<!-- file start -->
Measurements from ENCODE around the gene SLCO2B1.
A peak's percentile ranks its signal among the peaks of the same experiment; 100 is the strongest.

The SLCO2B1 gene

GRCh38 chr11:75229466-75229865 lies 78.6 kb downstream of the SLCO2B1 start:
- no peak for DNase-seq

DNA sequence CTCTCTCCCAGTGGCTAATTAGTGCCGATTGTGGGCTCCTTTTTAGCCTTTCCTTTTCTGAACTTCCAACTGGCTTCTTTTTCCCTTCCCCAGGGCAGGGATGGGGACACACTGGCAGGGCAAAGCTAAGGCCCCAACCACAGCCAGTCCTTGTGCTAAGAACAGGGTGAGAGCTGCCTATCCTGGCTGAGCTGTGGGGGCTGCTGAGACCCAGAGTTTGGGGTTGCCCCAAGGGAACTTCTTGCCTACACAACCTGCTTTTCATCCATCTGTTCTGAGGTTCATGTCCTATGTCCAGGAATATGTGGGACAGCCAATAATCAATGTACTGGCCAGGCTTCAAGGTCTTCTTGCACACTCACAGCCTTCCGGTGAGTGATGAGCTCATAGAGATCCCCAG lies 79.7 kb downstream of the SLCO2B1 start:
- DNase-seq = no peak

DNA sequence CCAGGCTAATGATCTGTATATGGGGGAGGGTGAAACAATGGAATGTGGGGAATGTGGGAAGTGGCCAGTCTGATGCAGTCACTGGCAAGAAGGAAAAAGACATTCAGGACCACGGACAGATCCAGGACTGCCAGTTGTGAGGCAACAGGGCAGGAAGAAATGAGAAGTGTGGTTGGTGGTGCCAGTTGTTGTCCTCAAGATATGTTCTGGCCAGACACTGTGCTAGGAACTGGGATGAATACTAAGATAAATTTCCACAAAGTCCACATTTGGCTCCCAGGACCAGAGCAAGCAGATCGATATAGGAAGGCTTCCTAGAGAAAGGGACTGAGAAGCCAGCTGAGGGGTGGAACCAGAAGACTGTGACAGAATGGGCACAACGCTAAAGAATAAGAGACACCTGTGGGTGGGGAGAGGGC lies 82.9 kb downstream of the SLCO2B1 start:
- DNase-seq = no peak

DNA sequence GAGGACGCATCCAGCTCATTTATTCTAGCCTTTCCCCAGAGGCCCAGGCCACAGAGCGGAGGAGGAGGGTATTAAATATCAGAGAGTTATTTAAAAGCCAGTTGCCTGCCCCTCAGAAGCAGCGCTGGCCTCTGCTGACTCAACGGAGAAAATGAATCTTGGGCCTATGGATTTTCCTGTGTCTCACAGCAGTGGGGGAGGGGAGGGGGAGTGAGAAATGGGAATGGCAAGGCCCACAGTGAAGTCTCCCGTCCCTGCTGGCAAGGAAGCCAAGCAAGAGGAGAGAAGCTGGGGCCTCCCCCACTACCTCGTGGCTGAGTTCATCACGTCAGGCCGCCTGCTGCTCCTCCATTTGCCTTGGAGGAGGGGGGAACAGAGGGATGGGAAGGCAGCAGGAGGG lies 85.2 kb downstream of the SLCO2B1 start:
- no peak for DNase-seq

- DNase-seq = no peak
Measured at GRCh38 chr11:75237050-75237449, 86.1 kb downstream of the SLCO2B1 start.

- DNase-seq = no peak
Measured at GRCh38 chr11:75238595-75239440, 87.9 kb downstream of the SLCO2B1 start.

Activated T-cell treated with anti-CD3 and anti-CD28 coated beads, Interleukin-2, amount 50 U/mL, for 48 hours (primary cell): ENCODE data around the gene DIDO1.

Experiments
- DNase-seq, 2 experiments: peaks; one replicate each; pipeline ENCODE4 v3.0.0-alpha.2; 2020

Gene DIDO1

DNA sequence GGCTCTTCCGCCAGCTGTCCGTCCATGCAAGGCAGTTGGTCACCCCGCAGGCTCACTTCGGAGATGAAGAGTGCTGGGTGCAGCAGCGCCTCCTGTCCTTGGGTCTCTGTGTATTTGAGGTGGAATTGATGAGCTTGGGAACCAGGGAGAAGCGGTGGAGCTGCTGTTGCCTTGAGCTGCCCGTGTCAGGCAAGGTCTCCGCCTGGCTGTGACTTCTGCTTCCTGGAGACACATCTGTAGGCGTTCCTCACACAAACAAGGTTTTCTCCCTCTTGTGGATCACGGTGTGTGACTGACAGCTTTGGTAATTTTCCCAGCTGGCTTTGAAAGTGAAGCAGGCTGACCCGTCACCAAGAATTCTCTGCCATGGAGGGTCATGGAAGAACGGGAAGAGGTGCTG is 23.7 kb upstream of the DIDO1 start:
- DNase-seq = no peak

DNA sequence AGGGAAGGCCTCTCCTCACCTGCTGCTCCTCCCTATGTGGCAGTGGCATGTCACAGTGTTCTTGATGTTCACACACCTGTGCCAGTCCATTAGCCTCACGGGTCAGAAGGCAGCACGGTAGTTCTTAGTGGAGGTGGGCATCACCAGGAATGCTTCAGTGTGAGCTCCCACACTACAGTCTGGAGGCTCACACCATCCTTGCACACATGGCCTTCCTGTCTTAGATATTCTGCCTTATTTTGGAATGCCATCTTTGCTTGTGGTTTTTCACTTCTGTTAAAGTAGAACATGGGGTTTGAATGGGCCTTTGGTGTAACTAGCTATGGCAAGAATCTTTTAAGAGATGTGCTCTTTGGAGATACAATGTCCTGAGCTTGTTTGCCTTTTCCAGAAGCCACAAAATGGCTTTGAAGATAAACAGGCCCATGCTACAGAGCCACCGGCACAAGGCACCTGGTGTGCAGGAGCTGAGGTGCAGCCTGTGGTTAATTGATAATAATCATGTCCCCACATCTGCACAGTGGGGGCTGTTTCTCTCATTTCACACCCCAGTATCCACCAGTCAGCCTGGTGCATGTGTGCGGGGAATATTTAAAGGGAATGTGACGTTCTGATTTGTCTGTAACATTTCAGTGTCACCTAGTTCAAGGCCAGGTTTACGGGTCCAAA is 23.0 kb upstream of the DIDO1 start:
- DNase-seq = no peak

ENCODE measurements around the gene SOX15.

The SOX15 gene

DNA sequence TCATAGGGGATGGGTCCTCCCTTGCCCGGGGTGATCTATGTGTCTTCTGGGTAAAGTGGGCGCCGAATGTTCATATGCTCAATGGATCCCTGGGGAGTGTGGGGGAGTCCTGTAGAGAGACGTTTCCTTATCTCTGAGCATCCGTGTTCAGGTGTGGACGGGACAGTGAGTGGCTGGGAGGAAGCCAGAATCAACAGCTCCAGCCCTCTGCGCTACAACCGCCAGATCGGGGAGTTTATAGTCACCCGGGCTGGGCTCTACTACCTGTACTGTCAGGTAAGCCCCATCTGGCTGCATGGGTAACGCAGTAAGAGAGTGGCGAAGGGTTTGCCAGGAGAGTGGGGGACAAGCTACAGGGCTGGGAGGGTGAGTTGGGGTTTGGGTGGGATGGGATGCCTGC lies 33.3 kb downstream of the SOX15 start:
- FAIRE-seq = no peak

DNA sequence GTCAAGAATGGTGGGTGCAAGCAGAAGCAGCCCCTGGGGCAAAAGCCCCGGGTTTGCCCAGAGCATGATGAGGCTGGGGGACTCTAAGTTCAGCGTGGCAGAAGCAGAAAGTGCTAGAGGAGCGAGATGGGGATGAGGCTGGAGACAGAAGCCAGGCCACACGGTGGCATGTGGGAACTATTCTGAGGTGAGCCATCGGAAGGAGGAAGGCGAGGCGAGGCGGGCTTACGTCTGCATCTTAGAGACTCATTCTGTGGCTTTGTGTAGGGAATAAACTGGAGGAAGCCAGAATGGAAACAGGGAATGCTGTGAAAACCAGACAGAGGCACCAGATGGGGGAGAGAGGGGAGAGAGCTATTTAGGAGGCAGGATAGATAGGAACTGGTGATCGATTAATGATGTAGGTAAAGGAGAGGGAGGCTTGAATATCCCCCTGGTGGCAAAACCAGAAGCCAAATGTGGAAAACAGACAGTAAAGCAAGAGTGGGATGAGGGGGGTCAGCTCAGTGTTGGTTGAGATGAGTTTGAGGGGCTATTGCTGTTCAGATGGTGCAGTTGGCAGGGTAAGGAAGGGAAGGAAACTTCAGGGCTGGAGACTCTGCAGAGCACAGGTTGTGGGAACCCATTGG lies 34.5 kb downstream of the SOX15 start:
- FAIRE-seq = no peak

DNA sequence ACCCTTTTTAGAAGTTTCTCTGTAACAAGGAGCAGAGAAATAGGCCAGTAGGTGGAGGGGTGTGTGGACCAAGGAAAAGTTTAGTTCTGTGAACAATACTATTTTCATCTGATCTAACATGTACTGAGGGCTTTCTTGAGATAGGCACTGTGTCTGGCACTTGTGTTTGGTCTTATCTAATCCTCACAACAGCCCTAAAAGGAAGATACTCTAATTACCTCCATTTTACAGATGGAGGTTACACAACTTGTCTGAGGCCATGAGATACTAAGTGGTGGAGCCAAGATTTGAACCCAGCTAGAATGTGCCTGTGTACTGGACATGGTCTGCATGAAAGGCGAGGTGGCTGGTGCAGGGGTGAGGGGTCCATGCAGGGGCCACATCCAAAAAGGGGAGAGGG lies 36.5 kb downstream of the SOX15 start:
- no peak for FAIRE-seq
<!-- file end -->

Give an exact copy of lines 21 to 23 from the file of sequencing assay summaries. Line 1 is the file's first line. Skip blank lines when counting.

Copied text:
- DNase-seq = no peak

DNA sequence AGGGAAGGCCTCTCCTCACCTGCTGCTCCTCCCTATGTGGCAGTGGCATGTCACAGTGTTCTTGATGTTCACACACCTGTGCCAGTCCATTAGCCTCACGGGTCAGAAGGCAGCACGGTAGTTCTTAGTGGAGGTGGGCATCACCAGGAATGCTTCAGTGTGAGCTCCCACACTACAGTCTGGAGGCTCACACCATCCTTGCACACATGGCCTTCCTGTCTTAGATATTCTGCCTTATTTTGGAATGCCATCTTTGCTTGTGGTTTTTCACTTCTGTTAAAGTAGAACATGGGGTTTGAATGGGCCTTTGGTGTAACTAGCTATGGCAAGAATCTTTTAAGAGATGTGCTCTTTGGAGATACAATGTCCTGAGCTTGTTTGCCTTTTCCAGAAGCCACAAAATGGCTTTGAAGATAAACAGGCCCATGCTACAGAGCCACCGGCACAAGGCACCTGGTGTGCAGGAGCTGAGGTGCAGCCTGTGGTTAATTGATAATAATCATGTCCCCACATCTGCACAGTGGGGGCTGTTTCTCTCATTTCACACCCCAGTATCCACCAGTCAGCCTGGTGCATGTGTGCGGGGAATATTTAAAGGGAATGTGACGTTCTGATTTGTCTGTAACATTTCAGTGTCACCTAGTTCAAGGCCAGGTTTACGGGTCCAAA is 23.0 kb upstream of the DIDO1 start:
- DNase-seq = no peak